Llanelli Maternity HospitalsHow many 'Llanelli-ites' were actually born in Llanelli maternity hospitals? None, if they were born after 1975! That was when the town's maternity home was finally closed.During the Second World War there was a dire need in the town for a maternity hospital, and despite spending restriction being imposed on the local authority, they purchased a building in Goring Road, Llanelli, for the purpose of a maternity home. On October 10th 1942 it was announced that a building had been purchased and that a further expenditure of £440 was required to carry out renovations to the premises.
It was reported at the meeting of Health and Maternity and Child Welfare Committee that there had been one objection to the further cost, by Councillor H. M. F. Combs who described the acquisition as “a bad bargain”. However the work was carried out without delay and the Maternity Home in Goring Road was formally opened by the Mayor, Alderman H. W. Bowen JP., on Tuesday 3rd November 1942.
while it did not satisfy them, the great thing was that it represented a step towards the kind of building that would satisfy them. It was the best that could be done in the circumstances, and after the war they could aim higher.Mrs. A. J. Burns added:
they should not lose sight of the fact that Lady Howard Stepney was the pioneer of the Maternity and Infant Welfare Centre at Llanelly. It was for the women of the town to strive for a more adequate building in the future
But this was only the beginning of a maternity unit at Llanelli because, as promised, just two years later it was reported that the Llanelly Borough Council had purchased another building called 'Glasfryn', in Felinfoel Road, from a local tradesman Mr. Thomas Thomas, at a cost of £6000 for conversion into a maternity home. The building was set in one and three quarter acres of land which included six large glasshouses. Thomas Thomas owned a local bakery and operated a number of shops and confectioners in Llanelli.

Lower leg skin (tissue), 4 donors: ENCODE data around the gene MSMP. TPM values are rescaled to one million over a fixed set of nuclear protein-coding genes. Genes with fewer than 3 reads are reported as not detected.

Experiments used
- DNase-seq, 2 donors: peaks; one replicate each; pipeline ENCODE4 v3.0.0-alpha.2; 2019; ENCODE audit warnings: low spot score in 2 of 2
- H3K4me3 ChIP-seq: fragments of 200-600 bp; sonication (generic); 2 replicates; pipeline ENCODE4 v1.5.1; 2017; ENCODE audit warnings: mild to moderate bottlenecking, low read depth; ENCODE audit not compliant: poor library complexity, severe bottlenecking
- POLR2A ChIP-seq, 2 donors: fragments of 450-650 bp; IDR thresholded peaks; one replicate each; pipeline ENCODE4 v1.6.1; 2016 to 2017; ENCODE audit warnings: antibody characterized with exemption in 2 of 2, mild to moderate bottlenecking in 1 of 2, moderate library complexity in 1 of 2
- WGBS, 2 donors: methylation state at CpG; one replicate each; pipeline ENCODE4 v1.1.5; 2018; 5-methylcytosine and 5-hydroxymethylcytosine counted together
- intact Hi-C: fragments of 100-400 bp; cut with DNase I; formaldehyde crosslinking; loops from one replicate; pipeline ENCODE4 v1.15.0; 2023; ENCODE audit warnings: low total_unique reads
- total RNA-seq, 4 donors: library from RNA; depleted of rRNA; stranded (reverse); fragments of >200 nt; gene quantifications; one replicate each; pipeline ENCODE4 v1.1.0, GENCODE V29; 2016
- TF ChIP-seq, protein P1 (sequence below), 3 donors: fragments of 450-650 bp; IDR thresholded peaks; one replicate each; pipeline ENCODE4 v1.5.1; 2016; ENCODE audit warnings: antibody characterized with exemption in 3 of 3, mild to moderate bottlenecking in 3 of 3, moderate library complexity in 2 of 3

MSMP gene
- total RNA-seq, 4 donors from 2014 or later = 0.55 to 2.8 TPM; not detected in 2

The new acquisition was a wonderful adjunct to the town, as it would serve as two 'nurseries'. Not only was it a nursery for newborn babies, but it was also a 'nursery' for new garden plants for the Borough’s public parks especially the nearby Parc Howard!'
Glasfryn was to be converted into a maternity home consisting of a ground floor with rooms for six beds, a dining room, a sun parlour and an office, while the first floor would have seven beds, a separation room, bath rooms and operating theatre. Finally, the second floor would have four bedrooms and a box room. Meanwhile Mr S. J. Roberts the Parks Superintendent, had already been placed in charge of the glasshouses!
the establishment of a modern maternity home in the borough had long been overdue The Corporation were very fortunate indeed in being able to secure such commodious premises as Glasfryn for this purpose, situated in such an admirable position, with this large area of land attached. At a cost which is quite reasonable, compared with the erection of a new building, we are now in possession of a Maternity Home of which we feel justly proud. The officials were determined that only the best equipment should be installed and considering the difficulties that faced them they have been, from what I have seen, highly successful and are to be congratulated on their efforts. I am very sorry indeed that Lady Howard-Stepney is unable to be here today. She had worked exceptionally hard in the Maternity and Child Welfare movement and she is extremely interested in the establishment of this Home. We sincerely hope that she will soon be restored to her normal good health. It gives me great pleasure to hand this key to the Mayoress, in the absence of Lady Howard-Stepney to perform the official opening